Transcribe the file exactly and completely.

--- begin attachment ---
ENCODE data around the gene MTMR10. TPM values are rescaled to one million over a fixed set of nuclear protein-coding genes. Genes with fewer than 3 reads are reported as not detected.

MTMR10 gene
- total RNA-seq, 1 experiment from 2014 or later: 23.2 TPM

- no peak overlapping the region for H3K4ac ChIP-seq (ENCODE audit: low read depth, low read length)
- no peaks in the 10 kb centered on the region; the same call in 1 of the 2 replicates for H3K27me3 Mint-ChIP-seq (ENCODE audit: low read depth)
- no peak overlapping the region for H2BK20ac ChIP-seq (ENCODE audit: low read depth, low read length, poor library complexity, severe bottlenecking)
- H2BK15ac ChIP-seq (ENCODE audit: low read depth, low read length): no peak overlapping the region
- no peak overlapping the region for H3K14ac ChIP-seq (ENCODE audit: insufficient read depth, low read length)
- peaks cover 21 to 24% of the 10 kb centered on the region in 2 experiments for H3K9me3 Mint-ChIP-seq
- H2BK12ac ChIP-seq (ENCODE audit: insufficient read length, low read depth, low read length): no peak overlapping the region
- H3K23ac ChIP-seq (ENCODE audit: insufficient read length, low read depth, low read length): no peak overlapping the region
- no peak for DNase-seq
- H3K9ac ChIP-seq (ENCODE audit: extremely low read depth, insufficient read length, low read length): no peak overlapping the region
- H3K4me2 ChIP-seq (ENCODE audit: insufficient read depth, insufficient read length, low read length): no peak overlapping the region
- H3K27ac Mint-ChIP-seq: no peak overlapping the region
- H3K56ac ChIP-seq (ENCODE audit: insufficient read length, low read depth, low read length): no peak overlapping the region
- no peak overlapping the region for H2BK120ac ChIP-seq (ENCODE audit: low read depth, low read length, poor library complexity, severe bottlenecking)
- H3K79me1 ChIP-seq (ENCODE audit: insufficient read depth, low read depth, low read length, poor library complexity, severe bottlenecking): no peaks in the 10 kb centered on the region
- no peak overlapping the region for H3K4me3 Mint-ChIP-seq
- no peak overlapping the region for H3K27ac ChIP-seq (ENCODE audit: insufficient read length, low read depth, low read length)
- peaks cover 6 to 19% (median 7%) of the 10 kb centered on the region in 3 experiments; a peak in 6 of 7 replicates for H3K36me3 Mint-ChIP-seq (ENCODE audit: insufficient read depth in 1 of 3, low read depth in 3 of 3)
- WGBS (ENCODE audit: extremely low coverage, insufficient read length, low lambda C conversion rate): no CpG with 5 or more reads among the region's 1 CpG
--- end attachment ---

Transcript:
ENCODE data around the gene MTMR10. TPM values are rescaled to one million over a fixed set of nuclear protein-coding genes. Genes with fewer than 3 reads are reported as not detected.

MTMR10 gene
- total RNA-seq, 1 experiment from 2014 or later: 23.2 TPM

- no peak overlapping the region for H3K4ac ChIP-seq (ENCODE audit: low read depth, low read length)
- no peaks in the 10 kb centered on the region; the same call in 1 of the 2 replicates for H3K27me3 Mint-ChIP-seq (ENCODE audit: low read depth)
- no peak overlapping the region for H2BK20ac ChIP-seq (ENCODE audit: low read depth, low read length, poor library complexity, severe bottlenecking)
- H2BK15ac ChIP-seq (ENCODE audit: low read depth, low read length): no peak overlapping the region
- no peak overlapping the region for H3K14ac ChIP-seq (ENCODE audit: insufficient read depth, low read length)
- peaks cover 21 to 24% of the 10 kb centered on the region in 2 experiments for H3K9me3 Mint-ChIP-seq
- H2BK12ac ChIP-seq (ENCODE audit: insufficient read length, low read depth, low read length): no peak overlapping the region
- H3K23ac ChIP-seq (ENCODE audit: insufficient read length, low read depth, low read length): no peak overlapping the region
- no peak for DNase-seq
- H3K9ac ChIP-seq (ENCODE audit: extremely low read depth, insufficient read length, low read length): no peak overlapping the region
- H3K4me2 ChIP-seq (ENCODE audit: insufficient read depth, insufficient read length, low read length): no peak overlapping the region
- H3K27ac Mint-ChIP-seq: no peak overlapping the region
- H3K56ac ChIP-seq (ENCODE audit: insufficient read length, low read depth, low read length): no peak overlapping the region
- no peak overlapping the region for H2BK120ac ChIP-seq (ENCODE audit: low read depth, low read length, poor library complexity, severe bottlenecking)
- H3K79me1 ChIP-seq (ENCODE audit: insufficient read depth, low read depth, low read length, poor library complexity, severe bottlenecking): no peaks in the 10 kb centered on the region
- no peak overlapping the region for H3K4me3 Mint-ChIP-seq
- no peak overlapping the region for H3K27ac ChIP-seq (ENCODE audit: insufficient read length, low read depth, low read length)
- peaks cover 6 to 19% (median 7%) of the 10 kb centered on the region in 3 experiments; a peak in 6 of 7 replicates for H3K36me3 Mint-ChIP-seq (ENCODE audit: insufficient read depth in 1 of 3, low read depth in 3 of 3)
- WGBS (ENCODE audit: extremely low coverage, insufficient read length, low lambda C conversion rate): no CpG with 5 or more reads among the region's 1 CpG